Why do I feel Britten was the last great composer to achieve this? Because his consummate understanding of theatre is something subsequent great composers have somehow failed to pick up for themselves. Modern operas are often vast, impressive, musically tightly wrought and artistically experimental. They are also all too often really serious and nearly always outstay their welcome. And theatrical? Not that I’ve seen or heard. (And yes, you can hear theatricality in a great opera score – indeed, my first experience of Peter Grimes was lying on my bed as a teenager following the libretto as a CD reduced me to tears.) Somehow, music that is in any aspect subservient to drama has become the (admittedly rare) property of film, theatre and musicals – none of which are currently the domain of the genuinely great composer (I say that with respectful knowledge of the very very talented people working in those areas).

This is a far more useful thing to take from the Britten celebrations than the column inches eulogising about his empathy with the human spirit or about the pain of the loss of innocence and pacifism and closest homosexuality and blah blah blah – look, there’s plenty of video footage of the man and he doesn’t seem that miserable. Yes, he communicated the pain of being a human being brilliantly because he was a brilliant communicator – but let’s not forget that he also had a great sense of humour. Albert Herring is a sublime comic opera and A Midsummer Night’s Dream does the funny bits far better than a certain recent West End production I’d prefer to forget about.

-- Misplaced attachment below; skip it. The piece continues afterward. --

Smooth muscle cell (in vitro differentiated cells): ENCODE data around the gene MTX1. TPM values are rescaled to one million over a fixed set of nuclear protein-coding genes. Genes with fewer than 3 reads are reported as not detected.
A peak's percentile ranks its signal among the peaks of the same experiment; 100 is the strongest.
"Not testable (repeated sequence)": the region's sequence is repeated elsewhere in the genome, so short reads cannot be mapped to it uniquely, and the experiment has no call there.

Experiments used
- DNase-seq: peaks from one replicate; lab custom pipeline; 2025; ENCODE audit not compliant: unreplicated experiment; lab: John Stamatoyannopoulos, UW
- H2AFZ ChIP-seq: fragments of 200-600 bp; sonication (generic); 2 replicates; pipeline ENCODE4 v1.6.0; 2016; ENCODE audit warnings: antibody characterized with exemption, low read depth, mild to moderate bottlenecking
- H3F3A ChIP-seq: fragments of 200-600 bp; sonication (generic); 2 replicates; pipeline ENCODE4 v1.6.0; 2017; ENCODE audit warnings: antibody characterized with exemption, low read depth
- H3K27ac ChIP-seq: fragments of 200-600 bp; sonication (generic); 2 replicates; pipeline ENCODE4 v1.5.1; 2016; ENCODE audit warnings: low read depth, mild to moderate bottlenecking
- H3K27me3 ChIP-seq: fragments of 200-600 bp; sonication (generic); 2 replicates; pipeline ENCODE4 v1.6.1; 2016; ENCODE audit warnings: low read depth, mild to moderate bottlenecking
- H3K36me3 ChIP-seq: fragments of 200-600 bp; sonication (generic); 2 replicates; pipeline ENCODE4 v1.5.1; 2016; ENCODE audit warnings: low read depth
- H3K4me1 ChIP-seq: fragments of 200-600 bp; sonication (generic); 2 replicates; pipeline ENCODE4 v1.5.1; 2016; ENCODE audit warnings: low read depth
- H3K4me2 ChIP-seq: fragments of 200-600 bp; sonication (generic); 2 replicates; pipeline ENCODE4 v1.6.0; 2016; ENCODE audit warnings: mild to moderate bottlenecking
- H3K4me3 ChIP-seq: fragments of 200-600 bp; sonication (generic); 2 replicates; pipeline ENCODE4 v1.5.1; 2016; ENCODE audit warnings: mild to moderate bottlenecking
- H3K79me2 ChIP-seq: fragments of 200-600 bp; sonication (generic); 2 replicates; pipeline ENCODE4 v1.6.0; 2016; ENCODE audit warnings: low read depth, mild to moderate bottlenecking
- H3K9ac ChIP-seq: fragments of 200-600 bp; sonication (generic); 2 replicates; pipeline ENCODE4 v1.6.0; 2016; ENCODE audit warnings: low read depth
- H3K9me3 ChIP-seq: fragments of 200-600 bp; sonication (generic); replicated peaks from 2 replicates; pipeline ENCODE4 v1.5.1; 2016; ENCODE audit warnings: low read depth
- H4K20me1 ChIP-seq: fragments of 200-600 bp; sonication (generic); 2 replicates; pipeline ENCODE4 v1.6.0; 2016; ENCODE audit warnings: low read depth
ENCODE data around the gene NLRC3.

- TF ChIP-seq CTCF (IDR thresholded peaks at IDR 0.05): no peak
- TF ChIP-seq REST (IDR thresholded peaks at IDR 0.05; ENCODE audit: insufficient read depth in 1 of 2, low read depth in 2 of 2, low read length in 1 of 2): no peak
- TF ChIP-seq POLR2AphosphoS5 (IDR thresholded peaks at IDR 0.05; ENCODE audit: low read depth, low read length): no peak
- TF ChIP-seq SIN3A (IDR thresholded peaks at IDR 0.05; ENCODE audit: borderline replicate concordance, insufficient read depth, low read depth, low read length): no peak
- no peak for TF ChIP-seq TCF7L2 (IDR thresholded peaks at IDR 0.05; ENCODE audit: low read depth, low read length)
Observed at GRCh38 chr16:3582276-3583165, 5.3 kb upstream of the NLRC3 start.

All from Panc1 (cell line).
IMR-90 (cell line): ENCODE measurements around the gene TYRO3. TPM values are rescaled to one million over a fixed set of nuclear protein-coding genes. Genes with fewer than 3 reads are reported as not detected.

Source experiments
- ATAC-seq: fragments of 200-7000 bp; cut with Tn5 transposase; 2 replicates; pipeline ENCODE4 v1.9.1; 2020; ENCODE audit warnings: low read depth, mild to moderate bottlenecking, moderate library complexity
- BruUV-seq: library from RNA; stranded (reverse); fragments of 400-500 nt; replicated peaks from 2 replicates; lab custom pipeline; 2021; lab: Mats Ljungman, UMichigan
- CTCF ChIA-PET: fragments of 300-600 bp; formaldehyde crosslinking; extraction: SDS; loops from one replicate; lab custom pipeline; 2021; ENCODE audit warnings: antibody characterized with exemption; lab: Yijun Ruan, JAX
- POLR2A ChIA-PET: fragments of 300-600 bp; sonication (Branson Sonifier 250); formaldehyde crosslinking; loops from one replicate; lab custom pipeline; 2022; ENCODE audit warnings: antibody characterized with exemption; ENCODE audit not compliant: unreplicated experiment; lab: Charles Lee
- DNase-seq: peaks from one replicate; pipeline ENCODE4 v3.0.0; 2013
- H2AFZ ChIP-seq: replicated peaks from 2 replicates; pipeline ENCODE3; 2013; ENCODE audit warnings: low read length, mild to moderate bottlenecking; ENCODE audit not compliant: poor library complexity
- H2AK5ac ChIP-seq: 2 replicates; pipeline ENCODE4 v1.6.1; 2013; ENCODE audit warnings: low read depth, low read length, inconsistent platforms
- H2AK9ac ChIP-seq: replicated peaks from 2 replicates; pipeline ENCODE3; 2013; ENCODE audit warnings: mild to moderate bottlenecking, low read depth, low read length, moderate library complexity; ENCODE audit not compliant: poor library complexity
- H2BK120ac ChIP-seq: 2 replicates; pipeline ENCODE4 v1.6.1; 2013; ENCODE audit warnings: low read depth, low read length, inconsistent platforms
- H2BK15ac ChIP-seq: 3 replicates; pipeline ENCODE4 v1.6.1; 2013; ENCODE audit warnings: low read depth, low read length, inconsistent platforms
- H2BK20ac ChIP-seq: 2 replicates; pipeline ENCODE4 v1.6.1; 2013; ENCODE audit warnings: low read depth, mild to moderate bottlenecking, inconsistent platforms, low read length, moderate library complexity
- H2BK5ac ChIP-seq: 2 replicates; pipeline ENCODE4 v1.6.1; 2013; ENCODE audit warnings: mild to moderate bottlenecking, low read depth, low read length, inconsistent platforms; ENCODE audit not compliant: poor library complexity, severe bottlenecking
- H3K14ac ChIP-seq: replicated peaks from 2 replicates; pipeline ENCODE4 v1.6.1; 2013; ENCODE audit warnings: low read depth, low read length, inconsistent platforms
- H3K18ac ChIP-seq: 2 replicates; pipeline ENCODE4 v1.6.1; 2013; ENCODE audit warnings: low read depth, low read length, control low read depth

Where are the 21st century comic operas? (Or to clarify, where are the 21st century operas that are actually funny?) Perhaps composers are so desperate to be taken seriously that they consider an actual comic opera a bit trivial.

Well, Britten didn’t.

I leave you with glorious evidence that Britten knew that opera singers could be funny as well as scary. And that opera could be for kids as well.